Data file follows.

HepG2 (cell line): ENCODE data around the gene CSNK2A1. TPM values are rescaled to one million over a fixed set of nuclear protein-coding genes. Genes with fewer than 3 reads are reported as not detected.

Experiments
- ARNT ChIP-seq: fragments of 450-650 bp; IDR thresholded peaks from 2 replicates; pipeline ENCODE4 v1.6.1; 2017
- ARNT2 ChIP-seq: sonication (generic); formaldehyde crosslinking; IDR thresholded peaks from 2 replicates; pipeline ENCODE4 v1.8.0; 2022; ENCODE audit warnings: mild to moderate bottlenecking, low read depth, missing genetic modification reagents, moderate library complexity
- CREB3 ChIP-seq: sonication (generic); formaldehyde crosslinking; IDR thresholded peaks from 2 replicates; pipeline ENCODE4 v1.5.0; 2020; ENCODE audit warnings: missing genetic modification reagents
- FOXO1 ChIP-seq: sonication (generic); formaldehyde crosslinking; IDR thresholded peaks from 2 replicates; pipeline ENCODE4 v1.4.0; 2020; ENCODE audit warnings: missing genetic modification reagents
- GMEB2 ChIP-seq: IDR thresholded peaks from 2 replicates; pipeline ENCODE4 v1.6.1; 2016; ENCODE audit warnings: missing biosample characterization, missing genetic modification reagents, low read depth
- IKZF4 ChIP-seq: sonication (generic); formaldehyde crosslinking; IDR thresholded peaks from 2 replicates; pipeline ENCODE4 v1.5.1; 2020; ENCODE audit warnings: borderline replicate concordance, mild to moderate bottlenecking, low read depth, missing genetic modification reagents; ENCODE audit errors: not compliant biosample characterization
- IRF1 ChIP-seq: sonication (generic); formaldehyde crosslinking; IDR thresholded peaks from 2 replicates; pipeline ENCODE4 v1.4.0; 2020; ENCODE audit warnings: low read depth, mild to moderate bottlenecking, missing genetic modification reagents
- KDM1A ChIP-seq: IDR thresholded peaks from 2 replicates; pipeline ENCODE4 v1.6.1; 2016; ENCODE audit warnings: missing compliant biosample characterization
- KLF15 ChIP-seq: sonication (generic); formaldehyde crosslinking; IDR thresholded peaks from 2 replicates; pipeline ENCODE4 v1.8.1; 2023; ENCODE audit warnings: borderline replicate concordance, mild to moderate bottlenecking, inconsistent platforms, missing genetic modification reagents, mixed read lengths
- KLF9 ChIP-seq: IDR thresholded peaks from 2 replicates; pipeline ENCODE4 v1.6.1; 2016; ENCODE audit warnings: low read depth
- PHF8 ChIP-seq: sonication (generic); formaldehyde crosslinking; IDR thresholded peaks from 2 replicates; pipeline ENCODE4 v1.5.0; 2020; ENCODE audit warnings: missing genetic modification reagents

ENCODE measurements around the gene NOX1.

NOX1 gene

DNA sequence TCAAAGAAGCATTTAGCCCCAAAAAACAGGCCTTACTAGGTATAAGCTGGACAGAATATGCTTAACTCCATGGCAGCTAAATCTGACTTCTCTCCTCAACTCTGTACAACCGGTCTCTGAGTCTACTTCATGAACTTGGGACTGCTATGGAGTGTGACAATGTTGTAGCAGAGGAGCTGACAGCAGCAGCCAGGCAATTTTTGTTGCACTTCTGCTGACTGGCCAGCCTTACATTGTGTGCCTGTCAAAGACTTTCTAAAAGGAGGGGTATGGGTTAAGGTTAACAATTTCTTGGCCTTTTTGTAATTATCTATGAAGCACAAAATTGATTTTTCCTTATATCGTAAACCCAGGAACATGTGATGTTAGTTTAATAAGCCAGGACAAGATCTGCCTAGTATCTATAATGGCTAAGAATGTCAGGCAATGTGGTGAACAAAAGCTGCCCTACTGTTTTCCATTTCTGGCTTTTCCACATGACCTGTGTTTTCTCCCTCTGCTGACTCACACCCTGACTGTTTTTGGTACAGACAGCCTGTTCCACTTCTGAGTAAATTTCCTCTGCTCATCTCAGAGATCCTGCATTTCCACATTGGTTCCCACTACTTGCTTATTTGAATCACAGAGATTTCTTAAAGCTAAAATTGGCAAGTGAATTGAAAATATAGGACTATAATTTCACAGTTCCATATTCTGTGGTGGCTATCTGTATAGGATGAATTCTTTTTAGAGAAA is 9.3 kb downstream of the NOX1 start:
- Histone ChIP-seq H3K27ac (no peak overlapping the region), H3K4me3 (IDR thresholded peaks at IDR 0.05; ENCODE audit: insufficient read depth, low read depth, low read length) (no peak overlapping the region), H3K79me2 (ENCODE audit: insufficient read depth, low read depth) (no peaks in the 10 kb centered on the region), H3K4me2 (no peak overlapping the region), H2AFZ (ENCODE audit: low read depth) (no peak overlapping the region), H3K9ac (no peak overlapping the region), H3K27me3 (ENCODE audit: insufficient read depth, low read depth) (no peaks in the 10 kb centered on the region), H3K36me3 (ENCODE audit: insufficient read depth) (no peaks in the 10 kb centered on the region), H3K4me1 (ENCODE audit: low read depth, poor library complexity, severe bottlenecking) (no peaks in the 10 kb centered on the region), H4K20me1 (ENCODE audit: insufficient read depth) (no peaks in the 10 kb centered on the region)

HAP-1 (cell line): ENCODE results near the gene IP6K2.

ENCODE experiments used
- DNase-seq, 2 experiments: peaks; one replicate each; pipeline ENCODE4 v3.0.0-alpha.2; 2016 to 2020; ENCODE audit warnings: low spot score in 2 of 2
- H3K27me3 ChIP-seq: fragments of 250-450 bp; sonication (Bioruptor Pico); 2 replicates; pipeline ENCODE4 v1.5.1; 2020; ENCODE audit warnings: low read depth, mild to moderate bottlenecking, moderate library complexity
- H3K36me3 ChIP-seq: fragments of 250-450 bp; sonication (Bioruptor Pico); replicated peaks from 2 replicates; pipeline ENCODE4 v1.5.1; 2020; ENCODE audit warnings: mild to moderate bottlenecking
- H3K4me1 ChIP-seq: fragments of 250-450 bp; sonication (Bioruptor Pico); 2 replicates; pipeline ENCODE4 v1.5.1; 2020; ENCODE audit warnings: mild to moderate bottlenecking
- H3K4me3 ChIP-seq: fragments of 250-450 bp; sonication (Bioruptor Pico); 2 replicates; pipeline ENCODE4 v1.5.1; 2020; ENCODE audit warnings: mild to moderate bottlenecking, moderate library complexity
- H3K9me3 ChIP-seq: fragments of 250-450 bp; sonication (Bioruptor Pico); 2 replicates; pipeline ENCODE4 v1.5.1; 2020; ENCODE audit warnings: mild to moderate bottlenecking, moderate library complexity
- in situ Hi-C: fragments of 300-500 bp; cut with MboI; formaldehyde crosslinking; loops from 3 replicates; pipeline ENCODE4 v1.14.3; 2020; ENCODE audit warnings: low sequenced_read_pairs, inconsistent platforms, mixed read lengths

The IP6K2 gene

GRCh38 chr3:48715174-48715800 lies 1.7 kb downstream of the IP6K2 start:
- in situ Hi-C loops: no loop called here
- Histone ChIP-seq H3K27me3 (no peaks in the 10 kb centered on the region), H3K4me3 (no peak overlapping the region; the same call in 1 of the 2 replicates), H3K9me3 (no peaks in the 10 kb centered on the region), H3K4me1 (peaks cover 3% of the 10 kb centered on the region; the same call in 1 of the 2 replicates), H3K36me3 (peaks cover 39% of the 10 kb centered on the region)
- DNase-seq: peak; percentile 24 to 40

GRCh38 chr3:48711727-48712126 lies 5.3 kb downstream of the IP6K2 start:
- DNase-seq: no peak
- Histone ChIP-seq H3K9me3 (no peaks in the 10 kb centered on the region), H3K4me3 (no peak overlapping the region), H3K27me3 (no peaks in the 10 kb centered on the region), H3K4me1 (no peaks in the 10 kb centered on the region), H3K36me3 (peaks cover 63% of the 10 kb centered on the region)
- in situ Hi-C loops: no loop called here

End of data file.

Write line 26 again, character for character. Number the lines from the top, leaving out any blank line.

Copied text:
- in situ Hi-C: fragments of 300-500 bp; cut with MboI; formaldehyde crosslinking; loops from 3 replicates; pipeline ENCODE4 v1.14.3; 2020; ENCODE audit warnings: low sequenced_read_pairs, inconsistent platforms, mixed read lengths